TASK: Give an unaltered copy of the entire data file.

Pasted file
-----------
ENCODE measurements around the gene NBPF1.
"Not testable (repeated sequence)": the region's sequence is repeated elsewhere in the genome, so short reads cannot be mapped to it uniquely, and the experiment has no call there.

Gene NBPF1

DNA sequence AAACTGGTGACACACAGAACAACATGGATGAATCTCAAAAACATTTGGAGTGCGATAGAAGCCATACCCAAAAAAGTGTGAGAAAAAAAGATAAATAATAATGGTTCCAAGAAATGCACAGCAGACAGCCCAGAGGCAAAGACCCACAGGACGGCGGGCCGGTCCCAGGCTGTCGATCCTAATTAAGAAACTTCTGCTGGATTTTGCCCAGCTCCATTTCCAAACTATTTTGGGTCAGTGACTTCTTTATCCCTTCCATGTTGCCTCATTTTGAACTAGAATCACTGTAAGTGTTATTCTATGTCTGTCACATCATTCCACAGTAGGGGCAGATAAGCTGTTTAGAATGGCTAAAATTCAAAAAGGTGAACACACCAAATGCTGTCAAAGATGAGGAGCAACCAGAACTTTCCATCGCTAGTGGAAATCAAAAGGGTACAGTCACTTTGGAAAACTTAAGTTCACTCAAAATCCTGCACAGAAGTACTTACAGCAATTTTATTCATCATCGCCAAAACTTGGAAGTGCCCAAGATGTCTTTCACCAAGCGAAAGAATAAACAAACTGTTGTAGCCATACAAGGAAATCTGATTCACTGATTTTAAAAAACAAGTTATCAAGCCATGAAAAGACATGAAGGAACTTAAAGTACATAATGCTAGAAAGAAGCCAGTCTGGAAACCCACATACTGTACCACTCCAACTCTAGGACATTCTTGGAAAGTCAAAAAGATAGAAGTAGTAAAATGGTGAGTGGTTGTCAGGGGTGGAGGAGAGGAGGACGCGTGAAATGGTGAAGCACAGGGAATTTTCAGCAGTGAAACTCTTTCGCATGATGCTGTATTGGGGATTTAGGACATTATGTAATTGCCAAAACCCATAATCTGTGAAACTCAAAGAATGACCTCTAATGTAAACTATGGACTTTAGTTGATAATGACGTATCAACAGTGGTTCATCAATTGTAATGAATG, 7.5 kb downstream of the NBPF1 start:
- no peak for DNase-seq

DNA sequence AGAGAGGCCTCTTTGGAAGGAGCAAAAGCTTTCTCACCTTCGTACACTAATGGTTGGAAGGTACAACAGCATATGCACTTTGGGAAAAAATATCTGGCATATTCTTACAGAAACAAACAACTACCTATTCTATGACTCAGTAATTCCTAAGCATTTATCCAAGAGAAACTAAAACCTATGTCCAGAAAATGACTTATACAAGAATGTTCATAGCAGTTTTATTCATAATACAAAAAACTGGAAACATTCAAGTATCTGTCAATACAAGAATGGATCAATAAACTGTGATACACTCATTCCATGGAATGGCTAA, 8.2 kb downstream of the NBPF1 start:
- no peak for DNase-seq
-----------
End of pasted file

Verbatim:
ENCODE measurements around the gene NBPF1.
"Not testable (repeated sequence)": the region's sequence is repeated elsewhere in the genome, so short reads cannot be mapped to it uniquely, and the experiment has no call there.

Gene NBPF1

DNA sequence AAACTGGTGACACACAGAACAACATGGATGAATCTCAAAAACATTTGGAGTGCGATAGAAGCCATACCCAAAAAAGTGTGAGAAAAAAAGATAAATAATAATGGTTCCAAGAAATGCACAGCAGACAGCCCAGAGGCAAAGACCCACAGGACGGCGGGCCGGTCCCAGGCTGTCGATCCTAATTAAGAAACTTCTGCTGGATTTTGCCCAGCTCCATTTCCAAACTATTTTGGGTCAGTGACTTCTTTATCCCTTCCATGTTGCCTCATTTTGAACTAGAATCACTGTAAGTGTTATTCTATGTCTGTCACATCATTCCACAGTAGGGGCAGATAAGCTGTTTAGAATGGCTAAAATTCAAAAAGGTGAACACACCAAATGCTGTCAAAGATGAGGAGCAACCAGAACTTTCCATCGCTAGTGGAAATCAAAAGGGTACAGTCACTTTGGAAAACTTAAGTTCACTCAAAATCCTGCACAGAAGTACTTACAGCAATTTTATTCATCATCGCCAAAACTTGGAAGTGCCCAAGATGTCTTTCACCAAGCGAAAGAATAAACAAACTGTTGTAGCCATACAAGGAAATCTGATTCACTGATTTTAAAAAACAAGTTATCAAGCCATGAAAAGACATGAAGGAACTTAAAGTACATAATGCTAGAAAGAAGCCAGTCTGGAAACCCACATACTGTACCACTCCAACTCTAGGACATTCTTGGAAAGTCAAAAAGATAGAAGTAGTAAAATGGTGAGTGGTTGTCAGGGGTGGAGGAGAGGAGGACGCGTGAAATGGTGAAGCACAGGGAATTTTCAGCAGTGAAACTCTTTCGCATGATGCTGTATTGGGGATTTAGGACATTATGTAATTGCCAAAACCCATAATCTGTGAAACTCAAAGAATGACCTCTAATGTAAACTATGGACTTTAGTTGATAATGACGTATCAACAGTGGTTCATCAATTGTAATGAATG, 7.5 kb downstream of the NBPF1 start:
- no peak for DNase-seq

DNA sequence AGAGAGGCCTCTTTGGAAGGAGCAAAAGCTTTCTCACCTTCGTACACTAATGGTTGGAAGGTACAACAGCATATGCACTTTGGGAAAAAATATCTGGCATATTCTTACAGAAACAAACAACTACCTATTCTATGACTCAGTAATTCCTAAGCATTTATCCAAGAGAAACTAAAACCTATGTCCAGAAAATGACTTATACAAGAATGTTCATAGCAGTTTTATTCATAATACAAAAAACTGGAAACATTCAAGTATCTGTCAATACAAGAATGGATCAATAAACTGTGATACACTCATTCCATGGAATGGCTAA, 8.2 kb downstream of the NBPF1 start:
- no peak for DNase-seq